Tuesday, April 29, 2008

The damage is done

I e-mailed my American Spectator article to lots of bloggers, but forgot to put Powerline on the list. Great minds think alike, I guess:
In his widely lauded Philadelphia speech, Barack Obama declared of Reverend Jeremiah Wright: "I can no more disown him than I can disown the black community." It wasn't quiite up to George McGovern's expression of "1,000 percent" support for Thomas Eagleton as his running mate after revelations of his shock therapy, but it left Obama and Wright closely joined. Something about the revelation of Eagleton's shock therapy made his ultimate dumping by McGovern inevitable. Something about Wright's frank racism, among other things, now calls for some further response by Obama.
It's too late for Barack Obama to have his own Sister Souljah moment with Reverend Jeremiah Wright. After Wright's performances before the NAACP in Detroit and before the National Press Club in Washington, however, it may be time for Obama's own Thomas Eagleton moment. As with Eagleton, the brain may be critical.
What's most interesting, by the way, about my apparent mental convergence with Scott Johnson is that he focuses on the same quote from Obama's Philly speech that I saw as crucial -- and links NR's Byron York, who highlights the same quote.

From convergence to divergence: Both Johnson and York put themselves in the position of advisors, telling Obama what he should do next. Frankly, I think that ship has sailed. It seems to me that the damage done by Wright is, at this point, beyond remedy.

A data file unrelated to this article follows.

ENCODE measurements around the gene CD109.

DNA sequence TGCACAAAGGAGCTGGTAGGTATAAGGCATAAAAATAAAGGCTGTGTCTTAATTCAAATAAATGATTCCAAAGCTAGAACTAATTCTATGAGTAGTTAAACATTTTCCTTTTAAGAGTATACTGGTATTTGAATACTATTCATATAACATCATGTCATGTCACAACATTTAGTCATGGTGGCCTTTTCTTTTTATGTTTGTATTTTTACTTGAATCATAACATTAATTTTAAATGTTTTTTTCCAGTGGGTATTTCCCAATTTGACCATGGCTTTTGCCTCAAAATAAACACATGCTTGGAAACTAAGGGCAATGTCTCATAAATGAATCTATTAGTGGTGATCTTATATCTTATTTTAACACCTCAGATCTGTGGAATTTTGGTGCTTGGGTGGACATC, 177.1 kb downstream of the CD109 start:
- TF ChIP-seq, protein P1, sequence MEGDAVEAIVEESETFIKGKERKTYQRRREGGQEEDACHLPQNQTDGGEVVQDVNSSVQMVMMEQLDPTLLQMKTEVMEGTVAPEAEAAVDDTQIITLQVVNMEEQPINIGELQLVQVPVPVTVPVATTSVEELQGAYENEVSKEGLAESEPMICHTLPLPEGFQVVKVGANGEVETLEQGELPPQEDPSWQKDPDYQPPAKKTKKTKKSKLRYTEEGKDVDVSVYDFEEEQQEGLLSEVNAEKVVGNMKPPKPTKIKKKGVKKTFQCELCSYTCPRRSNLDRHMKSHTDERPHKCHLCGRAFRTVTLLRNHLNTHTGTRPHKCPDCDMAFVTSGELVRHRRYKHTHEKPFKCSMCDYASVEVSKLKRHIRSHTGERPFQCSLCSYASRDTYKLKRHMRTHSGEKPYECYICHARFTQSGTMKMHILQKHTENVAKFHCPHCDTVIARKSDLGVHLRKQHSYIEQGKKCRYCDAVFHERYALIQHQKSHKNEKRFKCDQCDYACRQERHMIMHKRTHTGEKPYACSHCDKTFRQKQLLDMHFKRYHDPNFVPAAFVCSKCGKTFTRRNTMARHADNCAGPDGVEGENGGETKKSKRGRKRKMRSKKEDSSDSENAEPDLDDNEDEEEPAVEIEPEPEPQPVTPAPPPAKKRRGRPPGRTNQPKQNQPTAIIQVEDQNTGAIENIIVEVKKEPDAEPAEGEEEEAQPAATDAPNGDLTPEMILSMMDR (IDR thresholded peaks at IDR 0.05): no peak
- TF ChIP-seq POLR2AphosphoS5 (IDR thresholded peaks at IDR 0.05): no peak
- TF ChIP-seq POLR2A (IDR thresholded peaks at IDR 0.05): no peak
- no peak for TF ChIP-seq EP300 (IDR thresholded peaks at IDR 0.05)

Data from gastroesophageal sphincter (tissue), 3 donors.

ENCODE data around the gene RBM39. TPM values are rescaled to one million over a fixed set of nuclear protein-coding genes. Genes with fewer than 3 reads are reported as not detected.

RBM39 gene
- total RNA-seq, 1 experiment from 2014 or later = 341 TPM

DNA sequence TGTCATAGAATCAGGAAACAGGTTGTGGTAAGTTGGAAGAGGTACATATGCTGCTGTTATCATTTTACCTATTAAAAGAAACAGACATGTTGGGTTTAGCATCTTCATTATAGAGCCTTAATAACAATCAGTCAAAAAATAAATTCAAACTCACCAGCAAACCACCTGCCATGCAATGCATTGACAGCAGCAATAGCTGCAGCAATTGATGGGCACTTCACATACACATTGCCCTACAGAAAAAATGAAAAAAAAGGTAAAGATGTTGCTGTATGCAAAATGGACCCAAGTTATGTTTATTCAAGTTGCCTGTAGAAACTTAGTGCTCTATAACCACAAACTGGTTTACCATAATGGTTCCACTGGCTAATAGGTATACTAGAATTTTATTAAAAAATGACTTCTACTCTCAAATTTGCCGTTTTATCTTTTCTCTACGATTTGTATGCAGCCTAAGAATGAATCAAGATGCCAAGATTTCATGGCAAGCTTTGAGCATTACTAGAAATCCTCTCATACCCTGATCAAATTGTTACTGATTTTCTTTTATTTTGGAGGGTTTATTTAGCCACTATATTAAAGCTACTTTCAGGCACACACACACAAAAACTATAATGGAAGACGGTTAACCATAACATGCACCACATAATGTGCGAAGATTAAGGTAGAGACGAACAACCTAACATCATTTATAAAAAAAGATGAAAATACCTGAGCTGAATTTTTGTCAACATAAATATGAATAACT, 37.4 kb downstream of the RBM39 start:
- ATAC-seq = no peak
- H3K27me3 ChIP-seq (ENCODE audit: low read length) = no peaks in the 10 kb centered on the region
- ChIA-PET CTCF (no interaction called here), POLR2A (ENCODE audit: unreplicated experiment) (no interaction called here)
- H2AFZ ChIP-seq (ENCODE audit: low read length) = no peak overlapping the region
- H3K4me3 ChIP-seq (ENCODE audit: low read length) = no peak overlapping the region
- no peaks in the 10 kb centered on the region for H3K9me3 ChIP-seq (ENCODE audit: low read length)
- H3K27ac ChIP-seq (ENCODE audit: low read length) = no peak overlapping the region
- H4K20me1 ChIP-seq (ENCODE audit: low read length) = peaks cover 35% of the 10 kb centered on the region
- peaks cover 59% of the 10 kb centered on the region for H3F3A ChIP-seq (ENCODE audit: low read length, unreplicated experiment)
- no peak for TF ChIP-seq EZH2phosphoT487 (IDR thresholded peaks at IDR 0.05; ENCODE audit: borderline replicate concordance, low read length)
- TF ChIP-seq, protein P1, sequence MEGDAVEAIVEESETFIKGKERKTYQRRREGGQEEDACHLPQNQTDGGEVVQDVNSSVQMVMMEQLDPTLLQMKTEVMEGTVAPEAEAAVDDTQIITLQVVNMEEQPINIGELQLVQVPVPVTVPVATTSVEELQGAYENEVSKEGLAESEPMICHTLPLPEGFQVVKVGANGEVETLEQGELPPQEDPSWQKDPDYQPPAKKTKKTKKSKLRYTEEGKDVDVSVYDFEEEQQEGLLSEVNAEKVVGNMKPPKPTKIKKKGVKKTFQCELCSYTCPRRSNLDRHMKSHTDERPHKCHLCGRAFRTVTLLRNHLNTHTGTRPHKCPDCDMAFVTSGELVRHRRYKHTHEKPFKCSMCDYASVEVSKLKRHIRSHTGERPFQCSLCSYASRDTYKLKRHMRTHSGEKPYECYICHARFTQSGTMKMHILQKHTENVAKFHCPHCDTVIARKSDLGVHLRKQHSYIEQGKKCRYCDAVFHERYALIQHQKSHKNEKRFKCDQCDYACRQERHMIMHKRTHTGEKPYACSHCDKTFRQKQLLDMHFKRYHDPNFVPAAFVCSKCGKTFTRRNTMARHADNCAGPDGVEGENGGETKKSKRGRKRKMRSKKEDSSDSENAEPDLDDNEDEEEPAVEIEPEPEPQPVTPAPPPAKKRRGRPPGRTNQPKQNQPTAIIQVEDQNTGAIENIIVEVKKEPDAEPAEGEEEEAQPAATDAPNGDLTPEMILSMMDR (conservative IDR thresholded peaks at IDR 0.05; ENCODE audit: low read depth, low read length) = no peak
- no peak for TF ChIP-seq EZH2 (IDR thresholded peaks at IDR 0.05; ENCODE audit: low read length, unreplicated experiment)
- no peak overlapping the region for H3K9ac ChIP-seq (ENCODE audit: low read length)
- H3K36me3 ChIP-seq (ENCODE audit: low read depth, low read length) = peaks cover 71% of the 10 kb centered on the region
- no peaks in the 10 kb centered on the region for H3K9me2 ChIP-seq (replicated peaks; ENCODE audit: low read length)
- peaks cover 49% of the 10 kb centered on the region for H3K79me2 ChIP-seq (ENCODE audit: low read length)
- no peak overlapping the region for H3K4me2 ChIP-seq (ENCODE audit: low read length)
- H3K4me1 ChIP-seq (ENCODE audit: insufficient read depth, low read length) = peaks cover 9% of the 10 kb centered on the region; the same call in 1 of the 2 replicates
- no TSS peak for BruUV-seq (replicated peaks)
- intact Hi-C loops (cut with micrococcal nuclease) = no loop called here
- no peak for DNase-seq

The question is not how the damage can be repaired, but rather how bad is it? The problem is, we don't have enough recent polls in Indiana or North Carolina to be able to judge the impact in any concrete way.

So we won't know until next Tuesday, when primary voters go to the polls in those states. My gut hunch would be that Hillary wins Indiana fairly handily, although Obama's lead in North Carolina may be insuperable -- and neither of those results will be significantly different than they would have been before Wright went on his Farrakhan Lite Tour.

In politics, however, perception is reality, and a Hillary win in Indiana would be perceived as some sort of referendum on Wright.

It isn't hard to picture the TV pundits and commentators sitting around their "Decision '08 HQ" sets next Tuesday, asking each other how much Wright hurt Obama among working-class voters in Indiana. And if Hillary wins Indiana, her spin team will point out that, combined with Obama's defeats in Ohio and Pennsylvania, this shows that he can't win crucial swing states (or crucial swing voters). That goes straight to the "electability" argument Team Clinton is using to sway super-delegates.

The damage is done and, at this point, I don't know what Obama can do to undo it.
UPDATE: At the American Thinker, Thomas Lifson assesses the situation:
Was it the enthusiasm of his press claque that deceived him into believing that the story would just go away? If so, Obama is revealed as completely unprepared for the responsibilities of defending the nation from its enemies. A man who takes the optimistic view of his opponents, and makes best case assumptions only is not someone we want facing down our real enemies in Tehran, Damascus, and Pyongyang.
I'm not sure that Obama's handling of the Wright controversy necessarily implicates his Commander-in-Chief capabilities, but Lifson's point that Obama (or his campaign staff) may have counted on a sympathetic MSM to squelch the controversy is interesting. The Philly speech was the key blunder -- nearly 5,000 words, and yet not enough to close the controversy.

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